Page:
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IAB/IESG Statement on Cryptography

Dear Colleagues,

security and the use of cryptography is a major issue for further
development of the Internet.  The statement below is very well done and
quite comprehensive.  It should be distributed widely and especially to
any policymaker you know.  I also propose that RIPE formally endorse
this statement as soon as possible.


------- Forwarded Message

Date:     Wed, 24 Jul 1996 08:21:59 +0200 (MET DST)
From:     Brian Carpenter CERN-CN <brian@dxcoms.cern.ch>
Sender:   ietf-request@ietf.org
To:       ietf@ietf.org
Subject:  IAB/IESG statement on cryptography


FYI, the IAB and IESG have just requested the Internet Society
to release the attached statement to the press on our behalf.
(The copyright tag at the end is purely to protect the text
against misuse.)

We intend to publish this as an informational RFC for the record.

   Brian Carpenter

- ---

IAB and IESG statement on cryptographic technology and the Internet
- -------------------------------------------------------------------

July 24, 1996

The Internet Architecture Board (IAB) and the Internet Engineering
Steering Group (IESG), the bodies which oversee architecture and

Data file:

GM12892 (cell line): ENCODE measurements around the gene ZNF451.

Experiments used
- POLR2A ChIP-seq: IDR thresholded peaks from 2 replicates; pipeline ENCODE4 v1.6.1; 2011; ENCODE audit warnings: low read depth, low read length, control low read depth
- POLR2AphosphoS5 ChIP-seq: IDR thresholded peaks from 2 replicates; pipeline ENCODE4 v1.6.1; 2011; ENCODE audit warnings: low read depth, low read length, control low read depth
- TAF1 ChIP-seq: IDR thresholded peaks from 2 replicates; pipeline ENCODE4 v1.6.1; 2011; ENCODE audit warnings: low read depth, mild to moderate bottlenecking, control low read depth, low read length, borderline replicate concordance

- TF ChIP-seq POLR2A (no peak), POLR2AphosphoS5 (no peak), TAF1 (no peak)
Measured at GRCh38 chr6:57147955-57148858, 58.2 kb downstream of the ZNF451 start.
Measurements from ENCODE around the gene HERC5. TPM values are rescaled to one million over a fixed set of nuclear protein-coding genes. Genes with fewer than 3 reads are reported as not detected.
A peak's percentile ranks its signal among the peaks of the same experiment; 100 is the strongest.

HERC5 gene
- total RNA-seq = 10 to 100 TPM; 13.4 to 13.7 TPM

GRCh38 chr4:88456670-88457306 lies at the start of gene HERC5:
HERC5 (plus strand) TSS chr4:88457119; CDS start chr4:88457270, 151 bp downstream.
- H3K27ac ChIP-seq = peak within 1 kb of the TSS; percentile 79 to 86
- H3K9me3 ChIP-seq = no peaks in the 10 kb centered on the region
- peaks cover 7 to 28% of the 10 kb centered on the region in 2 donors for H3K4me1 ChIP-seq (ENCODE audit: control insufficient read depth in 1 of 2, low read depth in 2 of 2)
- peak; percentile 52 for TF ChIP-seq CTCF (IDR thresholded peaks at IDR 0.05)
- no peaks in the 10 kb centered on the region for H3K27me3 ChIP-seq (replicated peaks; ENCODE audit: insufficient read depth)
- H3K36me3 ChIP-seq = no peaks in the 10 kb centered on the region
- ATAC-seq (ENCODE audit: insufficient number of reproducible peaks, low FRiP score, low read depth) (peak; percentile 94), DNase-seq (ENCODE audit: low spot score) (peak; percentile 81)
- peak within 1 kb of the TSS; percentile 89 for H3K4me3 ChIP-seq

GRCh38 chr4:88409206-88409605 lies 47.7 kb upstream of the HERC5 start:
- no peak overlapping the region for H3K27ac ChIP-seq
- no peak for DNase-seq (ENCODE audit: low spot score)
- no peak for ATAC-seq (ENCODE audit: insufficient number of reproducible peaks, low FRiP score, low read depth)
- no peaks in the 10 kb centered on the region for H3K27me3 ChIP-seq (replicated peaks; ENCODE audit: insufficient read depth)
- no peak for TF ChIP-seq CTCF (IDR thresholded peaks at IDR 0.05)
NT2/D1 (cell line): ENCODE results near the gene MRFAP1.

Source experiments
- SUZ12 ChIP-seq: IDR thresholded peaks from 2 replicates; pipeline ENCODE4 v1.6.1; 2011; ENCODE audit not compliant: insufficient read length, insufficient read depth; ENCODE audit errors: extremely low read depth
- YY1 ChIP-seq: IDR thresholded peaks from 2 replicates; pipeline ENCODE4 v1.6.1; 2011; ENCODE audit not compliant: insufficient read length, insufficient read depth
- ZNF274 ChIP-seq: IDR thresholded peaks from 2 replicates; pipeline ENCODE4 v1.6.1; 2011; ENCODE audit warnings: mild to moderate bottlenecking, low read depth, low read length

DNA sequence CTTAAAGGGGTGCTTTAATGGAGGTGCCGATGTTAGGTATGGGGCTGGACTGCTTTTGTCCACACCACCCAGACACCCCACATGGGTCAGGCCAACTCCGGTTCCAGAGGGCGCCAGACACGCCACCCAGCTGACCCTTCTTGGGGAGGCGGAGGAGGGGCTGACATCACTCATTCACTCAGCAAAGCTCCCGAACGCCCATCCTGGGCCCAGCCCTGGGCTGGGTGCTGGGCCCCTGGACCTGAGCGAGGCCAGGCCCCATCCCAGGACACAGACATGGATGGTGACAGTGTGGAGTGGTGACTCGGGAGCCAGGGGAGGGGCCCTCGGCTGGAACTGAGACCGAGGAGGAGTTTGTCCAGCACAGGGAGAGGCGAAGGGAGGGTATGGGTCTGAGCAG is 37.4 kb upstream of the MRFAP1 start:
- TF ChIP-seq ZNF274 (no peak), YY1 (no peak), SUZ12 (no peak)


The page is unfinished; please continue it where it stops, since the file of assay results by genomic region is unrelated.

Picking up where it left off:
standards for the Internet, are concerned by the need for increased
protection of international commercial transactions on the Internet,
and by the need to offer all Internet users an adequate degree of

Security mechanisms being developed in the Internet Engineering
Task Force to meet these needs require and depend on the international
use of adequate cryptographic technology.  Ready access to such
technology is therefore a key factor in the future growth of the
Internet as a motor for international commerce and communication.

The IAB and IESG are therefore disturbed to note that various
governments have actual or proposed policies on access to cryptographic
technology that either:
(a) impose restrictions by implementing export controls; and/or
(b) restrict commercial and private users to weak and inadequate
mechanisms such as short cryptographic keys; and/or
(c) mandate that private decryption keys should be in the hands of
the government or of some other third party; and/or
(d) prohibit the use of cryptology entirely, or permit it only
to specially authorized organizations.

We believe that such policies are against the interests of consumers
and the business community, are largely irrelevant to issues of
military security, and provide only a marginal or illusory benefit
to law enforcement agencies, as discussed below.

The IAB and IESG would like to  encourage policies that allow ready
access to uniform strong cryptographic technology for all Internet
users in all countries.

The IAB and IESG claim:

The Internet is becoming the predominant vehicle for electronic
commerce and information exchange. It is essential that the support
structure for these activities can be trusted.

Encryption is not a secret technology monopolized by any one country,
such that export controls can hope to contain its deployment. Any
hobbyist can program a PC to do powerful encryption. Many algorithms
are well documented, some with source code available in textbooks.